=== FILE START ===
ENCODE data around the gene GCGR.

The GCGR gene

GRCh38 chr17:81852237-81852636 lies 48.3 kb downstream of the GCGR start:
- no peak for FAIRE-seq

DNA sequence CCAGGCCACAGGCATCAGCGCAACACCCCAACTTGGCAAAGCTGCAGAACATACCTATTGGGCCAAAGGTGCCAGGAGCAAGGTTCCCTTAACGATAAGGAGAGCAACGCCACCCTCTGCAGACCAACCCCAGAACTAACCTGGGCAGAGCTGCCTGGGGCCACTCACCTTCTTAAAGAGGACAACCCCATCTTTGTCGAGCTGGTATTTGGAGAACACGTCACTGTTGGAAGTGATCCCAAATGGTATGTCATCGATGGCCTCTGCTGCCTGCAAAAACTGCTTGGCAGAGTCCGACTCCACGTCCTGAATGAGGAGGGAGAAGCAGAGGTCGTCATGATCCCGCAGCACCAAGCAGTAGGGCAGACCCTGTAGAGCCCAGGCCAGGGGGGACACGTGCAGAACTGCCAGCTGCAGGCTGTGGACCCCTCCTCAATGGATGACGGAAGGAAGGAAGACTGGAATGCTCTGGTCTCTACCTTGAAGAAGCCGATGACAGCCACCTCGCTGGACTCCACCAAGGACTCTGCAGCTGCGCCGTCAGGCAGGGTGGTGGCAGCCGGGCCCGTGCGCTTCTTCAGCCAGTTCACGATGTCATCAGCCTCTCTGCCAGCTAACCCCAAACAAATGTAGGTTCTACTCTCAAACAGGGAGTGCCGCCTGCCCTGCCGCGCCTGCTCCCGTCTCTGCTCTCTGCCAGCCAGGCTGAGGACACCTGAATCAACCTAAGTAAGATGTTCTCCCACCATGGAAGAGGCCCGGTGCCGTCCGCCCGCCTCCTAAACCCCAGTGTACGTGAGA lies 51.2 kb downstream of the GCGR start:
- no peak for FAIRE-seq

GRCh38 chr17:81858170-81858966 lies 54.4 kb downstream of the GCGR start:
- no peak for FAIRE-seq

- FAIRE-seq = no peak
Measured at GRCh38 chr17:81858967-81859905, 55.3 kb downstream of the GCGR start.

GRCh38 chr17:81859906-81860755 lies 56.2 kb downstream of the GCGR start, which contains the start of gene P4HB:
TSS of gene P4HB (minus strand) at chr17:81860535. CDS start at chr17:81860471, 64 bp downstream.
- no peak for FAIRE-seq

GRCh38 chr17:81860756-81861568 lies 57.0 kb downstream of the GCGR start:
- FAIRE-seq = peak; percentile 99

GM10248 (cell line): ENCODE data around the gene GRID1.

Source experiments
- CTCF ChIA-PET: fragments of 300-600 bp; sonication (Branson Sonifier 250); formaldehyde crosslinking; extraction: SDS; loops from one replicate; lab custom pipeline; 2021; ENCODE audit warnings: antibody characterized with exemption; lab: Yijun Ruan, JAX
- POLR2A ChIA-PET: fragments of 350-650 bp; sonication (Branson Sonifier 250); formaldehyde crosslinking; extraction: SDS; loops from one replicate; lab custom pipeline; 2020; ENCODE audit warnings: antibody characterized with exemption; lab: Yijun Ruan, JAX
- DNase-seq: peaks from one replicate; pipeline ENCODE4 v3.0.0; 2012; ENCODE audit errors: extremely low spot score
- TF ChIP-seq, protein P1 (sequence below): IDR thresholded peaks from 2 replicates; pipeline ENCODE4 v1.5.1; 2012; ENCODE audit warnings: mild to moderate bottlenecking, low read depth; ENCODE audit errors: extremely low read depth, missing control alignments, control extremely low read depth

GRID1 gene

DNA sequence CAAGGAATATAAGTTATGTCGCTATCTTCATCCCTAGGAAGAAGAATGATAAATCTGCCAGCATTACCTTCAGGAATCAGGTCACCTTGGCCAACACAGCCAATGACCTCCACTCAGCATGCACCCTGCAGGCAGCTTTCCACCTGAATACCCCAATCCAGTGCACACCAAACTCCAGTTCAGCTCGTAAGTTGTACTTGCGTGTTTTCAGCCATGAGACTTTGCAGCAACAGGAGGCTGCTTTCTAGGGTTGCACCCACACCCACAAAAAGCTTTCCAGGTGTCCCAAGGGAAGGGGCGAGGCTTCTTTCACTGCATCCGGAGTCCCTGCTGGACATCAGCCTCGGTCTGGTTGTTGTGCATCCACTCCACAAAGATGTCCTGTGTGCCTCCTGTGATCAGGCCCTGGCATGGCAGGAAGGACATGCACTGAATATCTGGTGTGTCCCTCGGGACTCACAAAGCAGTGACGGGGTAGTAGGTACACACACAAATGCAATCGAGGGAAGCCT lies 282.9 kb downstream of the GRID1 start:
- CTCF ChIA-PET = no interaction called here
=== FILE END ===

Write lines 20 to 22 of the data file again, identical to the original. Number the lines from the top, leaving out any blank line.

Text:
- DNase-seq: peaks from one replicate; pipeline ENCODE4 v3.0.0; 2012; ENCODE audit errors: extremely low spot score
- TF ChIP-seq, protein P1 (sequence below): IDR thresholded peaks from 2 replicates; pipeline ENCODE4 v1.5.1; 2012; ENCODE audit warnings: mild to moderate bottlenecking, low read depth; ENCODE audit errors: extremely low read depth, missing control alignments, control extremely low read depth

GRID1 gene